Friday, November 6, 2015


Hearing aids may slow mental decline in hard-of-hearing elderly

A research study concludes that hearing aids slow mental decline in "hard of hearing elderly".

The cost of aids too high for many elderly says the article (click here). Well, yes, at $6,000 a pair for good aids, that would be true.

But I’ll tell you what seems curious to me. It seems odd that Medicare will pay for a cochlear implant for those who qualify (and I do) but not for a pair of hearing aids. A cochlear implant would run about $50,000.

Do some people go with cochlear because it’s “free” if you're on Medicare, whereas a pair of hearing aids would be a pricey out of pocket cost? I’ve heard that sort of buzz around the otolaryngology department at a local hospital.

Would cochlear slow mental decline more effectively than hearing aids? There’s a researchable question for a follow-up study. I won't be participating of course.

I’ve chosen not to go cochlear until I simply must because the surgery ruins your natural hearing entirely. I don’t want to pay that price.

Further, I’m unsure that I’d hear music as well after cochlear as I do now. Hearing musical sound is easier than hearing speech, and I truly enjoy music. Always have. Hopefully always will be able to.

As I admitted  by stating that I qualify for cochlear, you can believe that I’m pretty hard of hearing. You have to be way down the scale to qualify for cochlear. I inherited this condition, maybe, from my lovely mother. She was truly hard of hearing. Like her, I have trouble hearing even when my hearing aids working properly, especially in telephone conversations. 

"I'm very sorry, but I can't understand you very well," I tell the telephone rep. at least two or three times a week. "But my wife is right here. I'll hand her the phone." My poor spouse has to pick up on the conversation and speak for me without having a clue as to the previous part of the conversation.

I do well with emails though, so my typing skills are still working.  If any researcher cares to check on relative typing ability among hard of hearing elderly, please start with me.

But how about this? I’ve have had hearing aids for decades. I stopped teaching in the university, in part, because I could no longer carry on dialogue in the classroom without embarrassing misunderstandings, pauses, asking for “rephrasing” and so forth.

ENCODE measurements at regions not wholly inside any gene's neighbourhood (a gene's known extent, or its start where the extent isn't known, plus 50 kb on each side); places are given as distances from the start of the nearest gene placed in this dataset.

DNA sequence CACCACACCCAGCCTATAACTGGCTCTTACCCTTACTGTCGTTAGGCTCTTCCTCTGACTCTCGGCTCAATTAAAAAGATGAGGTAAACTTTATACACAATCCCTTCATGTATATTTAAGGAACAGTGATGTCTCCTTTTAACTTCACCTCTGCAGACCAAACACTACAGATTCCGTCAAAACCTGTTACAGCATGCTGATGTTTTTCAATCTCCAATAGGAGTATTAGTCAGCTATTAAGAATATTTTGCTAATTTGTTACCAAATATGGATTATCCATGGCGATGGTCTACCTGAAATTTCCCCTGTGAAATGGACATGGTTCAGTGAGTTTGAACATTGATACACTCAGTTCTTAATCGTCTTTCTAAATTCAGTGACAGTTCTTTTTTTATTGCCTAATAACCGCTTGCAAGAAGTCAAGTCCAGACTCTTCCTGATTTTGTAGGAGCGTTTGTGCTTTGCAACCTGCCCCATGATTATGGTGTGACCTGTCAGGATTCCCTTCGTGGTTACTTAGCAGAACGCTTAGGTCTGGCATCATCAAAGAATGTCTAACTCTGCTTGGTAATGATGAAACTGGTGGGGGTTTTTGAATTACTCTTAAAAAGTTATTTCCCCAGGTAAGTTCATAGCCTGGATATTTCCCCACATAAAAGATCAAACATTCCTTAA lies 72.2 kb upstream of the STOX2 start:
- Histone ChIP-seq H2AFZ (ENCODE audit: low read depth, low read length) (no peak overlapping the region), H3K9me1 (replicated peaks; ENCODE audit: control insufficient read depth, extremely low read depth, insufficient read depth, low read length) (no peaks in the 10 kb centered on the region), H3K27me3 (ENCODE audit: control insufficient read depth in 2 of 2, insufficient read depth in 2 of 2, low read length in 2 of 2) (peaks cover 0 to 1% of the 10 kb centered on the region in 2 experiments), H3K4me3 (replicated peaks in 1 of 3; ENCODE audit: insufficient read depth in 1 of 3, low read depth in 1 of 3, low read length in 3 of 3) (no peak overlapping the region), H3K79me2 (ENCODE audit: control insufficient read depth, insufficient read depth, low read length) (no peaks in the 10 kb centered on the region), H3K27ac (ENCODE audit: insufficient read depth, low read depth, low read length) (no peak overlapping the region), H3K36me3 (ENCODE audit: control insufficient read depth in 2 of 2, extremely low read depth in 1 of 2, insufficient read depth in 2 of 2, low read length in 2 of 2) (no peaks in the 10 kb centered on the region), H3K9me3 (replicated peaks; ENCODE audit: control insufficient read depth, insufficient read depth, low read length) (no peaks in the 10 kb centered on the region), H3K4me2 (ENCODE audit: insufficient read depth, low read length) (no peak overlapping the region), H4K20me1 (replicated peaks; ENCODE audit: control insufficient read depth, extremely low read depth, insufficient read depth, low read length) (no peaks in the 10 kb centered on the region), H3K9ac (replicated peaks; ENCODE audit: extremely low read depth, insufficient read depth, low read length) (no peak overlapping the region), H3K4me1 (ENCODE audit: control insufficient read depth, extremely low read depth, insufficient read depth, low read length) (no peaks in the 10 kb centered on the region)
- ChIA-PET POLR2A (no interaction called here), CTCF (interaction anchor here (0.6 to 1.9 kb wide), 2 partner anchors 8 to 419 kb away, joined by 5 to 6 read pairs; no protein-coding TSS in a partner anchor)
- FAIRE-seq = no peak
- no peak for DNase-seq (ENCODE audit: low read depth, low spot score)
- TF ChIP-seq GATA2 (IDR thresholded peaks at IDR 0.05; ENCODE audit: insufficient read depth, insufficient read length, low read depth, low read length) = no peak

And has my mental decline slowed because I've used aids for all these many years?

To answer that, I’ll refer in general to my brain profile compared to others’ brain profiles. I play Lumosity, an online brain training game. (Thanks, Dave R. for getting me onto this.) After many dozens of sets of games I stack up well to others in my age group (75 and over.) But in all lower age groups, starting with 70 to 75 increasing right down to 25-30 years, I am embarrassingly slow! My mental speed is slow. I can see why hitchhikers don't want to ride with me when I'm driving.

Nevertheless, I’m truly grateful for hearing aids. Without them, I’d be at a crawl and could scarcely understand even a one-on-one family conversation in a soundproofed room. And I’m going to take the researchers’ word for it; my mental decline may be really, really slow compared to what it would be without hearing aids. That gives me some bit of comfort.

I feel truly sorry for the young man with decent hearing, I presume, who drives by my home every night about 9:45 p.m. on his way  from work. His entire car vibrates from his stereo system. I can feel the vibrations (but not hear them) when he's a block away. Will someone whose  mental speed hasn't yet gone to pot please tell him that he won't have it when he destroys his aural nerves and his cochlea?

“What’s that, you say?”

I wonder whether decreasing physical hearing is offset by increased spiritual hearing. A research question for an investigator. It’s hard for my soul to be still when my hearing picks up all the white noise going on around my on streets and in the skies. It’s easier or my soul to be still when I pull out my hearing aids.


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